WPLG debuts a Havana-based reporting team
WPLG debuts a Havana-based reporting team
BY MIMI WHITEFIELD
WPLG Local 10 News reporter Hatzel Vela and photojournalist Brian Ely
have become the ABC affiliate’s men in Havana.
The pair arrived last Wednesday to become the South Florida station’s
full-time Havana-based crew. That gives WPLG the distinction of being
the first local station in the United States to have a news crew in Cuba
on a full-time basis.
Local 10 News Havana officially debuts Monday, but when news broke last
Thursday that the United States was ending its policy of allowing the
entry of Cuban migrants who arrive without visas, the pair had their
first big story since the Cuban government granted them approval to set
up shop on the island.
WPLG, which is owned by Berkshire Hathaway, doesn’t call its new office
a bureau, but rather refers to the arrangement as having a Havana-based
news team that lives and works in Cuba.
“Our goal is for this to last and be there for the long haul,” said Bill
Pohovey, the station’s vice president of news. “At this point it is not
a permanent thing; it is a trial run. We have to see how this works for us.”
The news team had planned to spend last week settling in and organizing
their new office in Havana’s Vedado section, but as often happens, news
Station management had been working on placing the news crew in Cuba on
a full-time basis for a couple of years, with several meetings in both
Washington and Havana before finally getting the green light from the
Cuban government, Pohovey said.
He said there were no strings or conditions attached by the Cuban
government to granting approval for WPLG’s Havana-based reporting team.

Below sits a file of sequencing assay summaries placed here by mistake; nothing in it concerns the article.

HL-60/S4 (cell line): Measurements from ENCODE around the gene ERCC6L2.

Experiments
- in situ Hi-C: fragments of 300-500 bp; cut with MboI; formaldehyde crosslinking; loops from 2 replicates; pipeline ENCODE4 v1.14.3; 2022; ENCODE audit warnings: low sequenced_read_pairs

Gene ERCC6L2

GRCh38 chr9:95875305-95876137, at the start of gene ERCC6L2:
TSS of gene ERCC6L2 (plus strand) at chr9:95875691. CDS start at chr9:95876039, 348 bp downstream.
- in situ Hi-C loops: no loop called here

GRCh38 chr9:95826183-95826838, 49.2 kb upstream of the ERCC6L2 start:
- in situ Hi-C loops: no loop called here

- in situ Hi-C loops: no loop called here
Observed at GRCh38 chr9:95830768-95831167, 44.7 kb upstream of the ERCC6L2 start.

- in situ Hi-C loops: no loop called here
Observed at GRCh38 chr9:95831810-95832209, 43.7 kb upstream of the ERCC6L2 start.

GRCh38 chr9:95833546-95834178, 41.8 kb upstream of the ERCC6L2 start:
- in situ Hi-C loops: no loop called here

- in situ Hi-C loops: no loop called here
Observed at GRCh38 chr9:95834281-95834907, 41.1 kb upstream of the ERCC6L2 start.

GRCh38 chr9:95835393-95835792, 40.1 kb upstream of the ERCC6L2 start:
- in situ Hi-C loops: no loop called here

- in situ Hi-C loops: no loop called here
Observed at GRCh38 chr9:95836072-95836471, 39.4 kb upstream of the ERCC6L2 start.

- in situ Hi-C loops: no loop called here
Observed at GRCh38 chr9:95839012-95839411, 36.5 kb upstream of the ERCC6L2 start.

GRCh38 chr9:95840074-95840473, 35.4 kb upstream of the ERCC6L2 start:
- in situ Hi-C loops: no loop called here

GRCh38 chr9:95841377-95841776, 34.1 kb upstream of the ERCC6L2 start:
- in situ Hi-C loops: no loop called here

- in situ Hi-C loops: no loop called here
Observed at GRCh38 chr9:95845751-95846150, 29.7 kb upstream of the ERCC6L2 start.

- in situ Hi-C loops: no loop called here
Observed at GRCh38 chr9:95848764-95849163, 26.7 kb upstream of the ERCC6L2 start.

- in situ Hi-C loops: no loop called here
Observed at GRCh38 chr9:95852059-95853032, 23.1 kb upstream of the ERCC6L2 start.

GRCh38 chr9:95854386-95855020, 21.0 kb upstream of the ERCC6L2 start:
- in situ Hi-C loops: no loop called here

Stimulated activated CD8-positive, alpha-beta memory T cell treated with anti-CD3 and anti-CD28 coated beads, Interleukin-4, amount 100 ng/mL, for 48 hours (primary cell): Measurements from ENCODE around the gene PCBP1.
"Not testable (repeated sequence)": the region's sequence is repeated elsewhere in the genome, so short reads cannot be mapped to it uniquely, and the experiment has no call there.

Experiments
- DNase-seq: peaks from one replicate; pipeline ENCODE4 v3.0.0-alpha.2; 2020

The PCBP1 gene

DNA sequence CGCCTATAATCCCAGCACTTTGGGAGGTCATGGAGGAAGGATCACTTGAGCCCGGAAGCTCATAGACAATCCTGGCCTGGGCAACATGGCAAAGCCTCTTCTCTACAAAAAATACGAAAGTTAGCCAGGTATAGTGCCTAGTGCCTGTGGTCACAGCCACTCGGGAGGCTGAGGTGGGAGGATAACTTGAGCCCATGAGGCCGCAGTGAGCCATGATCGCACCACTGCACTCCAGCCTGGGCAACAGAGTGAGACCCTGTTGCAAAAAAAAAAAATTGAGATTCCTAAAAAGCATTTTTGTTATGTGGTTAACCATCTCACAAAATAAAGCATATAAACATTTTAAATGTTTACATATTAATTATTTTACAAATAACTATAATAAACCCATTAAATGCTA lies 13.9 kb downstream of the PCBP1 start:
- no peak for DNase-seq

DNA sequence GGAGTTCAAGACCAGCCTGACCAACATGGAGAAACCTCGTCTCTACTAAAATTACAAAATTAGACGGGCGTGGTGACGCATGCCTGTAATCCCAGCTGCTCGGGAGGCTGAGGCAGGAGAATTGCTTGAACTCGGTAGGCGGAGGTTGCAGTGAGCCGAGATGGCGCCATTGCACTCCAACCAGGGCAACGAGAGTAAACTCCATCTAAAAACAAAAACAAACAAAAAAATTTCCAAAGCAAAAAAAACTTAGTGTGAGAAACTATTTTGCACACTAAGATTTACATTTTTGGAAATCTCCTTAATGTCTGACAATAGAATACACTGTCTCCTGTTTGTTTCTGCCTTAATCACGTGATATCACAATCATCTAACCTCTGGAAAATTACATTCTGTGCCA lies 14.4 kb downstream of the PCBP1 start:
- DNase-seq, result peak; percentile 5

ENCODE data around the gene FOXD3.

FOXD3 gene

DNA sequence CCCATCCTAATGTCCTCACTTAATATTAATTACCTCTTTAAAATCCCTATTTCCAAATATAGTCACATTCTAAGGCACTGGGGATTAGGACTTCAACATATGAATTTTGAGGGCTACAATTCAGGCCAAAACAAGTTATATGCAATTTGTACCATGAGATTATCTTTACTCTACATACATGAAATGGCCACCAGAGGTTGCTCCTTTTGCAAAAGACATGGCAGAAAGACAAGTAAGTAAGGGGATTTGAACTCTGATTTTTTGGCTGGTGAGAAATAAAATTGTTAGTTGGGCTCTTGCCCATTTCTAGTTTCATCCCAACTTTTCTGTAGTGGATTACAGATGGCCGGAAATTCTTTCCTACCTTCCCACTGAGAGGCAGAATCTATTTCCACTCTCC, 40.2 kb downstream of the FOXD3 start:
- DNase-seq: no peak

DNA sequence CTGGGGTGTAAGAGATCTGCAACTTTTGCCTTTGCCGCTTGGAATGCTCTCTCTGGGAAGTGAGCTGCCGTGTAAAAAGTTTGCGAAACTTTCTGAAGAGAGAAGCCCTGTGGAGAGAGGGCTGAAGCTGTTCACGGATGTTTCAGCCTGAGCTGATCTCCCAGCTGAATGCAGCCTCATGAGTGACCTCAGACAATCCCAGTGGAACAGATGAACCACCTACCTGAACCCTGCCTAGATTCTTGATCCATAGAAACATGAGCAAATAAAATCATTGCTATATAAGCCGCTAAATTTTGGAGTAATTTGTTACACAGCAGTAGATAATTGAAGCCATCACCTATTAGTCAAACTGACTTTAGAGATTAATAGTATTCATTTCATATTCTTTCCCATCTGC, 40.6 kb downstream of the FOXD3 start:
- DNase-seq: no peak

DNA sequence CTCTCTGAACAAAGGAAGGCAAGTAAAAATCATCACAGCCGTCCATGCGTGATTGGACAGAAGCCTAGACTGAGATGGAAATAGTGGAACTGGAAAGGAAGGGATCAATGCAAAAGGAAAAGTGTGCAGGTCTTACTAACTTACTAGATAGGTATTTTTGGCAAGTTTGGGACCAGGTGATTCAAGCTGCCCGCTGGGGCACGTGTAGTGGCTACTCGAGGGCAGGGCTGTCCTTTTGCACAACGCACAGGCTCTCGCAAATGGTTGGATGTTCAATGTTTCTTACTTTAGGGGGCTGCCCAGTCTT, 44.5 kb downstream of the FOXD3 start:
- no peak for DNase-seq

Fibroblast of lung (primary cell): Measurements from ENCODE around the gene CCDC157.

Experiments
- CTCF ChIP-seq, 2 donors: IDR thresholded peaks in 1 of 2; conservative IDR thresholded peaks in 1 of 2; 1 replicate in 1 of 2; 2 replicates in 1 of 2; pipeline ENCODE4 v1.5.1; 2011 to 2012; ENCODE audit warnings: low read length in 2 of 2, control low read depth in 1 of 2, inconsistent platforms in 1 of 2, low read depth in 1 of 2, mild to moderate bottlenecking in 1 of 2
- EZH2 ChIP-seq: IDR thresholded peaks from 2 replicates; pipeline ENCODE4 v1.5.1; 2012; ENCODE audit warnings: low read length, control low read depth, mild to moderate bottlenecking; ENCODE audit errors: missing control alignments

“Hatzel and Brian are free to cover the stories they choose to cover,”
Pohovey said. “The only request from the Cuban government was a promise
that our coverage would be fair.”
“We’ve made a point of getting dissident voices in our stories. We’ve
done that every time we’ve been here. But the complete story isn’t about
that. It’s an array of things,” said Vela in a phone interview from Havana.
WPLG has made a commitment to be in Cuba as big events have unfolded as
part of the rapprochement between the United States and Cuba that began
on Dec. 17, 2014, but it wanted to expand its coverage beyond just
reporting on events.
“I think we have to deliver what’s happening on the ground,” Vela said.
“We need to take coverage further and really penetrate and become a part
of Cuban society and show how people in Cuba live, survive and resolver
“What happens in Cuba is local news. We’ve taken ownership of the Cuba
story, and this now takes it to a new level,” said Pohovey.
“We will have the time to seek out stories we couldn’t tell on previous
trips due to the limited time we could spend inside the country. This
will be something unique in South Florida television,” said WPLG
President Bert Medina.
Unlike Vela, Ely doesn’t speak Spanish. He is planning to take an
immersion course. Vela describes him “as your average white American.”
But because WPLG wants its coverage to resonate with all viewers — not
just Cuban Americans — he said it’s important to get Ely’s perspective
and see stories through his eyes, too.
While basing a crew in Cuba is costly, Pohovey said, “We think it’s a
good investment that will serve our viewers. We are fortunate that we
work for Warren Buffett [chief executive of Berkshire Hathaway].”
Vela joined Local 10 in 2014, and he quickly carved out a Cuba beat,
covering a string of big events related to the rapprochement from the
release of U.S. AID subcontractor Alan Gross from a Cuban prison to the
reopening of embassies and the first commercial flight and cruise from
the United States to Cuba in more than half a century.
He most recently covered Fidel Castro’s death and was in Cuba for
President Barack Obama’s visit to the island last March and Pope
Francis’ 2015 visit. In 2015, he traveled across the island for 15 days
and delivered a 30-part series called “Cuba Coast to Coast.”
Since coming to WPLG, Vela has traveled to Cuba more than a dozen times
on reporting trips.
Born in Nicaragua, Vela grew up in South Florida, but the Emmy
Award-winning reporter earned his journalistic chops elsewhere.
Vela was a reporter at WJLA-TV, the ABC affiliate in Washington, D.C.,
where he created an immigration beat; the ABC affiliate in Phoenix; and
WCSC-TV, a CBS station in Charleston, South Carolina.
FOLLOW MIMI WHITEFIELD ON TWITTER: @HERALDMIMI
Source: WPLG Local 10 News becomes the first local TV station to put a
full-time news crew in Cuba | Miami Herald –